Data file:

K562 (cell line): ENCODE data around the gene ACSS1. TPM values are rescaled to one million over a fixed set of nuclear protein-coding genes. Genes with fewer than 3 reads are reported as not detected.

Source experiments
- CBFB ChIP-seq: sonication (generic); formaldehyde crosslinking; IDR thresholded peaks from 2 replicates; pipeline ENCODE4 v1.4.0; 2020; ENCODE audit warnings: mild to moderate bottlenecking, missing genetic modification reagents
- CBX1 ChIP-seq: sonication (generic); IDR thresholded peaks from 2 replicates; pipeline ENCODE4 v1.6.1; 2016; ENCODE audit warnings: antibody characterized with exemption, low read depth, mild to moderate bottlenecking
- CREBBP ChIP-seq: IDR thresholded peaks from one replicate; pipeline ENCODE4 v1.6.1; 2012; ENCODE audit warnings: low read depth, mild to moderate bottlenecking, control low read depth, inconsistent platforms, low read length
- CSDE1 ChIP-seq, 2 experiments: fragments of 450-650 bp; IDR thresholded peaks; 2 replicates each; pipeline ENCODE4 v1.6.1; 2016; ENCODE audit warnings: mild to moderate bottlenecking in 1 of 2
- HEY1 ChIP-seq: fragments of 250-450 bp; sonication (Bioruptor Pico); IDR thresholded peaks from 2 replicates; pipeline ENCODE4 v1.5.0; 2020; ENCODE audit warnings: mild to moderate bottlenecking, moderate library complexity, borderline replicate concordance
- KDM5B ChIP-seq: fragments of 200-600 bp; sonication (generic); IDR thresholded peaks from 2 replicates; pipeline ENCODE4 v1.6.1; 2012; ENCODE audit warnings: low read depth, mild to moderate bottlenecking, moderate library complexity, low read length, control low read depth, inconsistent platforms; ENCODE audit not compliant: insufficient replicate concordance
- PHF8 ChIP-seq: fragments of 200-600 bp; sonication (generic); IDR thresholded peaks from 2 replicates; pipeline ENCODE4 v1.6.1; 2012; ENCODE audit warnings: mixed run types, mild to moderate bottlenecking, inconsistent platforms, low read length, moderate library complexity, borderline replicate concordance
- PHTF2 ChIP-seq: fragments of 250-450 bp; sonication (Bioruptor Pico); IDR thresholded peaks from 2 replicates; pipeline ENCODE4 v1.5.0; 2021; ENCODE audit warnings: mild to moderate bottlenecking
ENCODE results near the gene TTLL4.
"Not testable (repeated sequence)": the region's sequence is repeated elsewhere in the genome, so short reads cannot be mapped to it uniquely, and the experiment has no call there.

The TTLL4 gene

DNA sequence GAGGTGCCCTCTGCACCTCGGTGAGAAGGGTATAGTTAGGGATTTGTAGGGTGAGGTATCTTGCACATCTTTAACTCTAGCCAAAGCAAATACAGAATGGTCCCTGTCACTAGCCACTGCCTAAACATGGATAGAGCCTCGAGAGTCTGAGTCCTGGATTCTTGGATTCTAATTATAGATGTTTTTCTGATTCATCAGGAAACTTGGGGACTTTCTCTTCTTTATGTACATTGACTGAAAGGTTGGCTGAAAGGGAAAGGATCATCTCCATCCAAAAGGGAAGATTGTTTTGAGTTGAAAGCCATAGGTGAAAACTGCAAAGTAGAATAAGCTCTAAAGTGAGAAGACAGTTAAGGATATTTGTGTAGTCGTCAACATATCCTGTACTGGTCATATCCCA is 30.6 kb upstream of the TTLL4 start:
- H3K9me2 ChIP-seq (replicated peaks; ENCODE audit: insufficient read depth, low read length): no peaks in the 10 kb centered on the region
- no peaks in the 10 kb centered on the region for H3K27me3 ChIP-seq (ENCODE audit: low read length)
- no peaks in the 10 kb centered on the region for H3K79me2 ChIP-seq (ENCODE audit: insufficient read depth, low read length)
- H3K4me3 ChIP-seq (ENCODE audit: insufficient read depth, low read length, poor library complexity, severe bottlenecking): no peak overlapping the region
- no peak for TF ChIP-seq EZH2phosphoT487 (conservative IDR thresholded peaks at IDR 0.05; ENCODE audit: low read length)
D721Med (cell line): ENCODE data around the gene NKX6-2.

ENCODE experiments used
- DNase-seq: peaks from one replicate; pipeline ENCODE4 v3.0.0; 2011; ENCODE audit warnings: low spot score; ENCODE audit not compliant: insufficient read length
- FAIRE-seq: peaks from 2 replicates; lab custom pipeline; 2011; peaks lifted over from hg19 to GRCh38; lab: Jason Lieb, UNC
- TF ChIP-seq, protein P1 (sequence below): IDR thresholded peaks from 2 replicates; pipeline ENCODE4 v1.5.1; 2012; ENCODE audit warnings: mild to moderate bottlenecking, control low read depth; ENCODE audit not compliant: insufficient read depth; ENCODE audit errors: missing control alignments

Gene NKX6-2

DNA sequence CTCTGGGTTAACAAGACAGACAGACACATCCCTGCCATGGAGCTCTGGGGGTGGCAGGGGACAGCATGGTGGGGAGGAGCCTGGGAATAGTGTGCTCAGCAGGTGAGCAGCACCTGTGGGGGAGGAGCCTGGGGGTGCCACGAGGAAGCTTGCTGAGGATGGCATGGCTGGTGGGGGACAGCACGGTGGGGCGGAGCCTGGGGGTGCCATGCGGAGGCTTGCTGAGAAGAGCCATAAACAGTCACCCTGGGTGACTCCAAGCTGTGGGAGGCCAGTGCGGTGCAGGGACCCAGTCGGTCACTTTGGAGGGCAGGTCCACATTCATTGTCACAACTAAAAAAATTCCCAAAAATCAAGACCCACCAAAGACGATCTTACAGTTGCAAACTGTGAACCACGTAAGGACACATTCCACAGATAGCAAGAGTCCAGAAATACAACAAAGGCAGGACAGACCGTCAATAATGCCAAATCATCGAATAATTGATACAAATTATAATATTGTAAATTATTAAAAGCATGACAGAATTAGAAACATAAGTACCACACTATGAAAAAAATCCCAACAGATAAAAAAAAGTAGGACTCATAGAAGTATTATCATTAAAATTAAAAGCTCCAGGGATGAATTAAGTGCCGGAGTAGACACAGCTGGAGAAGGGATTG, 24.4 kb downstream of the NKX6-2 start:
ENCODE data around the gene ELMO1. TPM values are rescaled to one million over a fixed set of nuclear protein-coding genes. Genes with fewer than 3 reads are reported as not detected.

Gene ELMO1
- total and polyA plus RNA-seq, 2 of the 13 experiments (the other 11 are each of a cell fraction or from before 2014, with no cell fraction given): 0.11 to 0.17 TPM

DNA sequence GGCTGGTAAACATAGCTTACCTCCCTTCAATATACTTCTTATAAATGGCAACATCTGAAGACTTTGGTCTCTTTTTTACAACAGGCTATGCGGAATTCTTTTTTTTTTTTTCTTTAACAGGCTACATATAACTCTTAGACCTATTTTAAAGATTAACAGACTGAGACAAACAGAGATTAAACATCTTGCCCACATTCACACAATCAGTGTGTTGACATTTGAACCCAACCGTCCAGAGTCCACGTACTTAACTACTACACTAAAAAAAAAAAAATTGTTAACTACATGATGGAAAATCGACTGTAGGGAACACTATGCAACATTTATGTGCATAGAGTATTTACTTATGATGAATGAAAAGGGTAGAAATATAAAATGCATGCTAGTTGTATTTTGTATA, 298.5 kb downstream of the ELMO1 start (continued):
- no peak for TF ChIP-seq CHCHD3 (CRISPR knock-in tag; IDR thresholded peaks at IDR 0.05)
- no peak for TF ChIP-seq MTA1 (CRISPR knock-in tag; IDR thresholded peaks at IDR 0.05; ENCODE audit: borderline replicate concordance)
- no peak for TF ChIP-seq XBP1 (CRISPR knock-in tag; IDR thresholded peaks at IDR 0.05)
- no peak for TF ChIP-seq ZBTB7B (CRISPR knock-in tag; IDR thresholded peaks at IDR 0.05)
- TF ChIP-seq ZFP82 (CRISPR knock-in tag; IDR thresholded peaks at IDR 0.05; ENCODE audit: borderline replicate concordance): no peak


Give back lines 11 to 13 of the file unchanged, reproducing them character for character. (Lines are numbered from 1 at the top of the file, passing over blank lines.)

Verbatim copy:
ENCODE results near the gene TTLL4.
"Not testable (repeated sequence)": the region's sequence is repeated elsewhere in the genome, so short reads cannot be mapped to it uniquely, and the experiment has no call there.

The TTLL4 gene